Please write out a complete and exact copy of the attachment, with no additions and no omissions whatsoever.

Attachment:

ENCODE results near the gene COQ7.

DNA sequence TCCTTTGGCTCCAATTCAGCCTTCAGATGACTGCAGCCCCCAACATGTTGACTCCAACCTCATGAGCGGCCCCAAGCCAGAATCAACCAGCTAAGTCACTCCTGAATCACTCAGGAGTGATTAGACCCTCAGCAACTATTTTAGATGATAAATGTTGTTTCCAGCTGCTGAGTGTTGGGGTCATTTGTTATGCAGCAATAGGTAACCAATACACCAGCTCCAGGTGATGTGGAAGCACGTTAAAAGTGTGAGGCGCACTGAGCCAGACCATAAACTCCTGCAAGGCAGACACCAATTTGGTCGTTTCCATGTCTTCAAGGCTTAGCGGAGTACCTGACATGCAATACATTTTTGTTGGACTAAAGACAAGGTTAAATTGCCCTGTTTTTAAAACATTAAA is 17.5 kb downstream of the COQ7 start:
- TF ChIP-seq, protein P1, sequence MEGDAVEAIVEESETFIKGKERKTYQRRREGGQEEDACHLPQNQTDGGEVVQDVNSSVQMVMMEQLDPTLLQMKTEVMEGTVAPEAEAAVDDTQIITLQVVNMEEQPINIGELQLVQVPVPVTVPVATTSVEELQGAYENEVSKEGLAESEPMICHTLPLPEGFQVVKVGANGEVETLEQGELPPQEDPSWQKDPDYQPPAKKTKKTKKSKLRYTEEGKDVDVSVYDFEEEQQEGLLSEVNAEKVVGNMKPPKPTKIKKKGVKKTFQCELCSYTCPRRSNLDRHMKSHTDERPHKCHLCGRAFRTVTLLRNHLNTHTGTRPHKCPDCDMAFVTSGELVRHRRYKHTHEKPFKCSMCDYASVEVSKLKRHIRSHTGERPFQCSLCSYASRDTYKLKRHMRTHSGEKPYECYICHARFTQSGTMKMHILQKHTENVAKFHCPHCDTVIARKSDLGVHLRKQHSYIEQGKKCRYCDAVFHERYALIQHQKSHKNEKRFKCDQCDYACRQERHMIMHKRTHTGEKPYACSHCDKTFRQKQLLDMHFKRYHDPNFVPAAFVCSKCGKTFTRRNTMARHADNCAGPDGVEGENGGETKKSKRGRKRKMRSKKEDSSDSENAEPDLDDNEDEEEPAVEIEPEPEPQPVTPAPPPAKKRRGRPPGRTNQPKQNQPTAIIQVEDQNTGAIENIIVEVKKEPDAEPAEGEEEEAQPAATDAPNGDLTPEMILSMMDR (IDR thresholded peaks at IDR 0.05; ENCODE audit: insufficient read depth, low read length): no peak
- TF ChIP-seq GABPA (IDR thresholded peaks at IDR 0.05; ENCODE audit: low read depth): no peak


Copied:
ENCODE results near the gene COQ7.

DNA sequence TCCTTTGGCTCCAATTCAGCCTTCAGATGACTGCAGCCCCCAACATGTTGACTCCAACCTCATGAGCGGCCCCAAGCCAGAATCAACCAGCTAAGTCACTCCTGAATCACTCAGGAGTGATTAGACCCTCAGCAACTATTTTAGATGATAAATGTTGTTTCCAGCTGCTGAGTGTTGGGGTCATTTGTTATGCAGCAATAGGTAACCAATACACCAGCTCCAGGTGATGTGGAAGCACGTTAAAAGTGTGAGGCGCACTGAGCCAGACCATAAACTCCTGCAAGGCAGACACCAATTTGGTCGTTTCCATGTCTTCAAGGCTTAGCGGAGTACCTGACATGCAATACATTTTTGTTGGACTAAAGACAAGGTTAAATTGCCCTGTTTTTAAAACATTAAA is 17.5 kb downstream of the COQ7 start:
- TF ChIP-seq, protein P1, sequence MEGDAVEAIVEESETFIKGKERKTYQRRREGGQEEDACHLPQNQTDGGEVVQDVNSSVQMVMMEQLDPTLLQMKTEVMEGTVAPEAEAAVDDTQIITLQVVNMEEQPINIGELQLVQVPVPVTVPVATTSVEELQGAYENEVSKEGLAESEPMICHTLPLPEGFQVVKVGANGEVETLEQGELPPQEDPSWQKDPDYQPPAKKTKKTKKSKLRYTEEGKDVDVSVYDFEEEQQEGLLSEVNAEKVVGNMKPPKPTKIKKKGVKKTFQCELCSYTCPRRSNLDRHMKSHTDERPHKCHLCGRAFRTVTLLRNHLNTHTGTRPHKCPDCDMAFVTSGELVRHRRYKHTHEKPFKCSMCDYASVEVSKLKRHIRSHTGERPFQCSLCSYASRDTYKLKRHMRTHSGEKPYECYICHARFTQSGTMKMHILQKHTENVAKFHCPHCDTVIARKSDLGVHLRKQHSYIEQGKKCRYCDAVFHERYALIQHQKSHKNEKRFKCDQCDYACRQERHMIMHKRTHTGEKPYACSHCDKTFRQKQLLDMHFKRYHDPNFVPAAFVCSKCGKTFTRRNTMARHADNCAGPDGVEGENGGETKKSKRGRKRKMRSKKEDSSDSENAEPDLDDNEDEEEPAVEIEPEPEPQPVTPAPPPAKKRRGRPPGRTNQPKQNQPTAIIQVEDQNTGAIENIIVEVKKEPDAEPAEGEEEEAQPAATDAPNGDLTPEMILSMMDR (IDR thresholded peaks at IDR 0.05; ENCODE audit: insufficient read depth, low read length): no peak
- TF ChIP-seq GABPA (IDR thresholded peaks at IDR 0.05; ENCODE audit: low read depth): no peak